Shorten pledges fresh vote on republic

Labor leader Bill Shorten campaigning on the NSW Central Coast. Picture: Lukas Coch

Labor leader Bill Shorten campaigning on the NSW Central Coast. Picture: Lukas Coch

Bill Shorten has promised to hold a vote on Australia becoming a republic if Labor wins the election.

In its budget costing plan released on Friday, the Australian Labor Party has put aside $55 million to stage a public vote on the issue in 2021-22.

It plans to first hold a national plebiscite to gauge the level of public support to replace the Queen as head of state with an Australian.

If that vote achieves enough support, a referendum would then need to be held to change the Constitution.

In a referendum, the change is only passed if it wins the support of the majority of voters and more than half of states and territories.

In 1999, a public vote on the issue failed with 55 per cent of Australians voting to keep the British monarch as head of state.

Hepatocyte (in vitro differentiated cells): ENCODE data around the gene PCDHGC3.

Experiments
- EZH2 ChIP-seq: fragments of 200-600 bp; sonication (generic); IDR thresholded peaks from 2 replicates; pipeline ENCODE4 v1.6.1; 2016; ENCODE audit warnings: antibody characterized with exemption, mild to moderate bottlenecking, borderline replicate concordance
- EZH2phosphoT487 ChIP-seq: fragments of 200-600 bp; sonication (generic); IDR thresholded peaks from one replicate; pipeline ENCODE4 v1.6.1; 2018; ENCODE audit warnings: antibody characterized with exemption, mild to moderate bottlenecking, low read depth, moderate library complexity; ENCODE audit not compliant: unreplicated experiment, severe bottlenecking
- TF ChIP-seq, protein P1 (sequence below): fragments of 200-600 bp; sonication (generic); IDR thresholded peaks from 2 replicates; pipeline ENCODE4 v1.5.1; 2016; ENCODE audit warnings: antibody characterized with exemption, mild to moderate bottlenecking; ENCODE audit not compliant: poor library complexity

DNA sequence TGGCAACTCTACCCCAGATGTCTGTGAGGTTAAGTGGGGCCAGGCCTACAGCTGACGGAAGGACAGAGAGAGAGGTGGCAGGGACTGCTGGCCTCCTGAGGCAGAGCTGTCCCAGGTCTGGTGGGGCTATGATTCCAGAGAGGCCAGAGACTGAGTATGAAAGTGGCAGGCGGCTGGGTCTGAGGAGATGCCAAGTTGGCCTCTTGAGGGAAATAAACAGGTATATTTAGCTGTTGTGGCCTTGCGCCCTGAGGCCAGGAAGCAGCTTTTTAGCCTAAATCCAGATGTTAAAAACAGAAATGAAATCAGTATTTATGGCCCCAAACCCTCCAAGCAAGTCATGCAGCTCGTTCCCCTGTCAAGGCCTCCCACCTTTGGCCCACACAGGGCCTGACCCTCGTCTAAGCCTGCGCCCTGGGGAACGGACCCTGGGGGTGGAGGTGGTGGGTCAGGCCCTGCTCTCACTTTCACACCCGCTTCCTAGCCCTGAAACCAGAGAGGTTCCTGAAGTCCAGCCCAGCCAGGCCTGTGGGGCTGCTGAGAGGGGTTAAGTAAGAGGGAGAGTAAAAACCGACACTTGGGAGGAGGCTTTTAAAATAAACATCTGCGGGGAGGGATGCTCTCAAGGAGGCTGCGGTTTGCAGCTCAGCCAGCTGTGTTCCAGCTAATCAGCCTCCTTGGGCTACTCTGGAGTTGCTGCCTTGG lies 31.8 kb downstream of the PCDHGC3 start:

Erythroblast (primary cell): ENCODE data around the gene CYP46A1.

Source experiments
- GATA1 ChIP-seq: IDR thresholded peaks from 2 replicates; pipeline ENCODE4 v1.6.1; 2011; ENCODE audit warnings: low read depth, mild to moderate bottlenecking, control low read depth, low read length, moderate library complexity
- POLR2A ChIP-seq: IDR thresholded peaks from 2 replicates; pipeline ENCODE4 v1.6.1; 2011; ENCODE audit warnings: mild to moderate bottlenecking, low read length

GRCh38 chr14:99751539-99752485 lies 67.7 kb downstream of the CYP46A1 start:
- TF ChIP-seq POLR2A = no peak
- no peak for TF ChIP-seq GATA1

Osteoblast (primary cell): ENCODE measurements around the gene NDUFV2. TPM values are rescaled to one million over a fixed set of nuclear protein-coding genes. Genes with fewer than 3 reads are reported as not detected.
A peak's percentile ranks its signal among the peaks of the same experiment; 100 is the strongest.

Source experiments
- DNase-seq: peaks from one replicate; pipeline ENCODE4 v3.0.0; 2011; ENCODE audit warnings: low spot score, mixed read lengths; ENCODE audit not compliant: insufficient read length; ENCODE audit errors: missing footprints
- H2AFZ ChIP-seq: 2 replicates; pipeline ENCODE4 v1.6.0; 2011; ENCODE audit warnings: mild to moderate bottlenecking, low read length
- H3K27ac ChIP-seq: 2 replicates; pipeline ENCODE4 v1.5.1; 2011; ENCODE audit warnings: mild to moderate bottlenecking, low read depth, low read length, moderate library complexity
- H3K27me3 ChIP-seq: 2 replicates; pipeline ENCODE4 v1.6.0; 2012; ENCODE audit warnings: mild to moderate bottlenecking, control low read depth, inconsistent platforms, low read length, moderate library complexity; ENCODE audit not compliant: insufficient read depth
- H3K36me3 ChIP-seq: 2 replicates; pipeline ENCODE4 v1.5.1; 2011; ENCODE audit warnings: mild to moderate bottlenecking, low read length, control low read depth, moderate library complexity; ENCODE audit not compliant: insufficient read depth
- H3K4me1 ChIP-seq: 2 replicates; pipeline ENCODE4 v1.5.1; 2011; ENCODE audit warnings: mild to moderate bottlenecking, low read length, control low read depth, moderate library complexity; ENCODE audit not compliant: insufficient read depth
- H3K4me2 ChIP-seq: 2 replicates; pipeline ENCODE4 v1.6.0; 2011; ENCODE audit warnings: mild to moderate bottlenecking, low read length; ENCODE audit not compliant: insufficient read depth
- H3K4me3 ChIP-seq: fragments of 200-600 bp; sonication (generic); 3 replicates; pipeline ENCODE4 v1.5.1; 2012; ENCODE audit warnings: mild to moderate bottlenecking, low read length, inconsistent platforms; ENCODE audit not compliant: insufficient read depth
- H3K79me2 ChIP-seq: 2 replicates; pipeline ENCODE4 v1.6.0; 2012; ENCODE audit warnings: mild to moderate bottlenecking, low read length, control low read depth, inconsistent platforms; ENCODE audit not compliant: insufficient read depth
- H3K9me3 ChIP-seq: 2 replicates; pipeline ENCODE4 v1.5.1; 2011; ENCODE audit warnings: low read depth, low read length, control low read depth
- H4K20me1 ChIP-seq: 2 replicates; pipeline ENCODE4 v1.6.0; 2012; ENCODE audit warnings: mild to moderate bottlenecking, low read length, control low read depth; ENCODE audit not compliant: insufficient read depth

In a bitter campaign, many republicans voted against the move as they wanted the new head of state to be directly elected - similar to the Irish model - instead of one appointed by parliament as was proposed.

The Queen, who has recently turned 93, last visited Australia in 2011.

In an opinion piece written for The Age website in 2015, Mr Shorten laid out his commitment to holding a vote on Australia becoming a republic if elected to power.

He said: “We should go to our region and the world proudly independent – declaring that we are no longer going to borrow a monarch from another country on the other side of the world. 

“Our constitution came into being as an act of the British parliament – 114 years later, our nation has changed, our place in the world has changed, and our constitution should change with it. 

“The republic debate is a chance for all of us to bring our constitution home, to vote our national birth certificate into existence as an Australian document, for our times.”

The Liberal/National coalition has no plans to change the current constitutional arrangements.